Readings: Acts 3:1-10, Ps. 105:1-4,6-9, Luke 24:13-35

“Peter said, ‘I have no silver and gold, but I give you what I have; in the name of Jesus Christ of Nazareth, walk.’ And he took him by the right hand and raised him, and immediately his feet and ankles were made strong.” (Acts 3:6-7)

Recently, I saw a video making rounds on social media where a lady blamed religion for being responsible for social injustice, economic instability, poverty and corruption in the society. For her, by focusing on prayer, the church diverts the attention of citizens from fighting politicians and government officials who loot funds meant for the development of society. The disappointment of this lady can be likened to that of the two disciples who angrily left Jerusalem heading for Emmaus on Easter Sunday.

In their frustration, the two disciples met Jesus on the way but could not recognise him. They complained: “We had hoped that he was the one to redeem Israel.” (Luke 24:21). In other words, they were hoping that Jesus would overthrow the Roman authorities (their colonial masters) and become King of Israel. Jesus said to them: “O foolish men…” Why did Jesus call them foolish? This brings us to our lessons for today:

1. Jesus Died to restore us to God, not merely to Put Food on Our Table. At the beginning of His public ministry, Jesus read from Isaiah a passage concerning Himself: “The Spirit of the Lord is upon me because he has anointed me to preach good news to the poor. He has sent me to proclaim release to the captives and recovering of sight to the blind, to set at liberty those who are oppressed, to proclaim the acceptable year of the Lord.” (Luke 4:18-19). Although Jesus worked many miracles demonstrating his concern for our material well-being and physical health, He was more concerned about eternal life. Jesus said to the woman at the well, “Everyone who drinks of this water will thirst again, but whoever drinks of the water that I shall give him will never thirst; the water that I shall give him will become in him a spring of water welling up to eternal life.” (John 4:13-14) Similarly, to those who wanted Jesus to repeat the miracle of the loaves, He said: “Do not labour for the food which perishes, but for the food which endures to eternal life.” (John 6:27). Archbishop Akubeze would say: “Jesus did not die to end all suffering; He did to teach us how to suffer.”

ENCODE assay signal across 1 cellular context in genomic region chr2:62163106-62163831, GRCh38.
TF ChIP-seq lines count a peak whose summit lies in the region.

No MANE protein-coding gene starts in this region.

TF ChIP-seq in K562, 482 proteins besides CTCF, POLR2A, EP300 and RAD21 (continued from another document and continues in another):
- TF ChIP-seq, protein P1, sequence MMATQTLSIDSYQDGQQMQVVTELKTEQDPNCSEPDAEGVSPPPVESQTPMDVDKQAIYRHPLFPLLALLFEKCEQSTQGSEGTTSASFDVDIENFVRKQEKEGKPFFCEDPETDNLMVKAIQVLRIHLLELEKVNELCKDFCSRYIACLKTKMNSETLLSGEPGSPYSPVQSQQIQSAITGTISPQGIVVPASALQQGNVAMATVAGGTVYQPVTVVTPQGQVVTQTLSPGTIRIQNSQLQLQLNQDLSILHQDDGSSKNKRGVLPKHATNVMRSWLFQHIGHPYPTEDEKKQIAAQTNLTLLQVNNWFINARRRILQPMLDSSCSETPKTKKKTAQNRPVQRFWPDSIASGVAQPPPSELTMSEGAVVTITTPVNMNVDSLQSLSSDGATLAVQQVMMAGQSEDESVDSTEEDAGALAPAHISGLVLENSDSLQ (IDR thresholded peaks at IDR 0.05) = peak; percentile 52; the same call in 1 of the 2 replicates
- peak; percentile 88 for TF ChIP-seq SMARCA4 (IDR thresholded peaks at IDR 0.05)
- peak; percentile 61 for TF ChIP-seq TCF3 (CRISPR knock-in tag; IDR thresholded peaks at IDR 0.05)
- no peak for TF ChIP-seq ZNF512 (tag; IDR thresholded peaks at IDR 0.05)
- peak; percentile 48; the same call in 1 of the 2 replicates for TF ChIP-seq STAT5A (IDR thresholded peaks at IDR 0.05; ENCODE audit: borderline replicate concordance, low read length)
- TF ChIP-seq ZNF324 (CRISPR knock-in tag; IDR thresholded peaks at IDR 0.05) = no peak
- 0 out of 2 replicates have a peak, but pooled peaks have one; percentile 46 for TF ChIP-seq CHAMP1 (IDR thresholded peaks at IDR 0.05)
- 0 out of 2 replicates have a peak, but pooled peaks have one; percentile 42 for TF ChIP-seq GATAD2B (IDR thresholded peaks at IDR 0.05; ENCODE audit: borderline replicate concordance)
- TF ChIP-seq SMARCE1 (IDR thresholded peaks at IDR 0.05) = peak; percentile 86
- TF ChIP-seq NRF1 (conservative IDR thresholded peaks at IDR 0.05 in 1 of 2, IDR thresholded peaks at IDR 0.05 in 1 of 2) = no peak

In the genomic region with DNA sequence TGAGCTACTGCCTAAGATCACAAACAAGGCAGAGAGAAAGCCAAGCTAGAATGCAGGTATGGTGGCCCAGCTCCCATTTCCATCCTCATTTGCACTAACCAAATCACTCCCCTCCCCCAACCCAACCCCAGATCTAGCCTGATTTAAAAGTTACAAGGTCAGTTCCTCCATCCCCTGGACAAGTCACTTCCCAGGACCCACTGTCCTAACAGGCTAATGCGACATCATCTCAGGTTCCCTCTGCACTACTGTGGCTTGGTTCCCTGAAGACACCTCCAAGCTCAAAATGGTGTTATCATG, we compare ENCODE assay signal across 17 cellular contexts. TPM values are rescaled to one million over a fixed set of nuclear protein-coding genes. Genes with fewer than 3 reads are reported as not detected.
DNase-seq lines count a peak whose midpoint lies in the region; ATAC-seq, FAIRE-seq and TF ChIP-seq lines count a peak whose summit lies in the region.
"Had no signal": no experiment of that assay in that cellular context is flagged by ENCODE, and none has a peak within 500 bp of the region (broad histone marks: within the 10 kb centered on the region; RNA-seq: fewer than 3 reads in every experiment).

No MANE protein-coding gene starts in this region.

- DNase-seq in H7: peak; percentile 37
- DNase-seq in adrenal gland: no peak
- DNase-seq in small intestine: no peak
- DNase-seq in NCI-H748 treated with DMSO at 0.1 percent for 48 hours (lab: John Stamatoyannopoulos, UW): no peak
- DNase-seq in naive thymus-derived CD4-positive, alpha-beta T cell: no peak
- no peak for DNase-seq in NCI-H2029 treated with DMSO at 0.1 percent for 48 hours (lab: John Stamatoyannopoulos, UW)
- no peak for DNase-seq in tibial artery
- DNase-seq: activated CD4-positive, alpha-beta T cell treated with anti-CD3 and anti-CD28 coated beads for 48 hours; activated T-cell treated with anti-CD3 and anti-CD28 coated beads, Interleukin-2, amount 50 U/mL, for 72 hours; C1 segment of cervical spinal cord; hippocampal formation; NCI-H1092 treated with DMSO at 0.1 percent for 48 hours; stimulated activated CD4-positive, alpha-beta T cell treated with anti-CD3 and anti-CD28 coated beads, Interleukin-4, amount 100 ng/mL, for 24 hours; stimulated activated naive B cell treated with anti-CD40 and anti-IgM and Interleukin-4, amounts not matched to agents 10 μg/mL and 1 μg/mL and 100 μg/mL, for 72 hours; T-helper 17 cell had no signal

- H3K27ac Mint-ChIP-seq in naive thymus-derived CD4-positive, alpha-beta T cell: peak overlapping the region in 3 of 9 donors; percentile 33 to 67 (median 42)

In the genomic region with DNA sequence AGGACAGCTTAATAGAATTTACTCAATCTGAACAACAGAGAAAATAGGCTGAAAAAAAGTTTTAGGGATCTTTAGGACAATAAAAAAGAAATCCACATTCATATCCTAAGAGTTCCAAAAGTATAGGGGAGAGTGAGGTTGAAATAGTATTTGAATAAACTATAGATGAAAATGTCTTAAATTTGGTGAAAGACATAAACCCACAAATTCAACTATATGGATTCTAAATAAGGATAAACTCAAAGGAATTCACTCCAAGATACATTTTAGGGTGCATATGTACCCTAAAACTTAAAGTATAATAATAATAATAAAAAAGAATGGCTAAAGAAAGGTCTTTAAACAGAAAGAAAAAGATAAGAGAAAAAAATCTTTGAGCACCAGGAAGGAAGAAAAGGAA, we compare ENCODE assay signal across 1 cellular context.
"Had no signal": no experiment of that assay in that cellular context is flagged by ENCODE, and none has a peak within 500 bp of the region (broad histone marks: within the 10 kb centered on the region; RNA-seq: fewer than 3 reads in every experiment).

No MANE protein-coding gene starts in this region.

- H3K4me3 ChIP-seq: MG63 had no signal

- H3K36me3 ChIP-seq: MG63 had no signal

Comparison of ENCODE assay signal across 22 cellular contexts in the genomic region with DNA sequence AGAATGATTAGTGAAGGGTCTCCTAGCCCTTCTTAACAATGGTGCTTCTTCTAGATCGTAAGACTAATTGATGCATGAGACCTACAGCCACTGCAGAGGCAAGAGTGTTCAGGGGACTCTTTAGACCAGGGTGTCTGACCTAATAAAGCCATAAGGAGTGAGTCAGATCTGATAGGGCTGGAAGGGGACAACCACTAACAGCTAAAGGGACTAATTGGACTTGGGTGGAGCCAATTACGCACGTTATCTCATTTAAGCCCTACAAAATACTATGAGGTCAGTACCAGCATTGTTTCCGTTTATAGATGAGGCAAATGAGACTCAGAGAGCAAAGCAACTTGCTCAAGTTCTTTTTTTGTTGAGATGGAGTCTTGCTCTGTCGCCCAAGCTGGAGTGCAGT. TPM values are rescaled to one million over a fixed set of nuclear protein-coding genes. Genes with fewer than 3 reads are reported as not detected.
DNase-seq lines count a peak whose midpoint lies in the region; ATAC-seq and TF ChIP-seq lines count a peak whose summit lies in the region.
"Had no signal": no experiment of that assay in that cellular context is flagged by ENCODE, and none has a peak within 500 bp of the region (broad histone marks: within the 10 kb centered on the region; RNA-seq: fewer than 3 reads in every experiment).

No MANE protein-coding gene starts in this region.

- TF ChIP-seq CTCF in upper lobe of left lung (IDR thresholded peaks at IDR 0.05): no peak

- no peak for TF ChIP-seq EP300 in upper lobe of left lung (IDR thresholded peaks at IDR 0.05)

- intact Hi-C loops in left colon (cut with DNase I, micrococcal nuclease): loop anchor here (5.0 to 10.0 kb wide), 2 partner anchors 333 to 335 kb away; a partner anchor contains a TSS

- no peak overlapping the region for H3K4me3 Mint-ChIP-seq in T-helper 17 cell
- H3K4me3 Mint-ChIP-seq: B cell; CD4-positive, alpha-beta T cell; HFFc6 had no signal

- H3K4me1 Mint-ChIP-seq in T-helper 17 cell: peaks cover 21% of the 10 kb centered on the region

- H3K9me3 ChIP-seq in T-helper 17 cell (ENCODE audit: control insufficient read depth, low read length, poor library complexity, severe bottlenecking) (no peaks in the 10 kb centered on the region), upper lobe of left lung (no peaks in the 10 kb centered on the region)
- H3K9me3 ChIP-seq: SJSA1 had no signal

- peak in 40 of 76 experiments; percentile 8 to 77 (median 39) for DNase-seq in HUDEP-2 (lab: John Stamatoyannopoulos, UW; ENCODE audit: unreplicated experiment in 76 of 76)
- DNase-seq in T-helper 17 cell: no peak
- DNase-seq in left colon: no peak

2. Stop Asking God’s Ministers for Perishable Food: Like the lame man who asked for alms, we would always be disappointed with the church until we realised that Jesus did not establish the church to replace the government. Learn to stop asking your priests for things the government can provide. The church never said we shouldn’t fight for our rights, but we must remember that the church is not an arm of the government. One day, a young man met Jesus and said: “Teacher, bid my brother divide the inheritance with me.” Jesus answered: “Man, who made me a judge or divider over you?” (Luke 12:13-14) Like this man, we often pray to God for silver and gold instead of asking for imperishable food. How often do we ask for a deeper faith, holiness, repentance, and relationship with God?

3. Prayer is Not Useless: I once told someone who begged for money, “I don’t have any money right now, but I will pray for you.” The person hissed and said: “Am I going to eat the prayer?” He didn’t know that prayer is more powerful than money and that I was honest when I said I didn’t have any money. Don’t be carried away by those ministers who brandish wealth; most of us are poor, but we do not complain because we know that what we have is more than silver and gold. By healing the lame man, Peter gave him something beyond silver and gold – freedom from paralysis. This man would no longer need to be carried from place to place. He would provide for himself. Value spiritual wealth over financial riches. You may not have all the money you crave, but as long as you have God, you have everything.

4. Studying the Bible Gives Meaning to Our Lives: Whenever you are confused or troubled like these two disciples, seek light from the scriptures. Jesus spoke to two disciples about the way their hearts burned within them. Studying God’s Words is therapy; understanding the scriptures heals us physically and psychologically. Beginning with Moses and all the prophets, Jesus explained to them why the Messiah needed to have suffered and died on the cross. When they got to the town, they did not want Jesus to go because they wanted more. They urged Jesus to stay with them. At the breaking of the bread (during prayer), the two disciples’ eyes were opened. When they recognised Jesus, the disciples who had left Jerusalem in disappointment ran back to Jerusalem. If God opens our eyes to see what happens during the Holy Eucharist, we will weep for taking it for granted. We will sing: “You take the whole world, and give me Jesus. You take the whole world and give me Jesus; you take the whole world and give me Jesus. I’m satisfied, I’m satisfied.”

Let us pray: Almighty, ever-living God, help me value my faith and deepen my devotion to your presence in the Holy Eucharist. Through Jesus Christ, Our Lord. Amen

Be Happy. Live Positive. Have Faith. It is well with you. God bless you. (Easter Wednesday. Bible Study: Acts 3:1-10, Ps. 105:1-4, 6-9, Luke 24:13-35).

@Rev. Fr. Evaristus E. Abu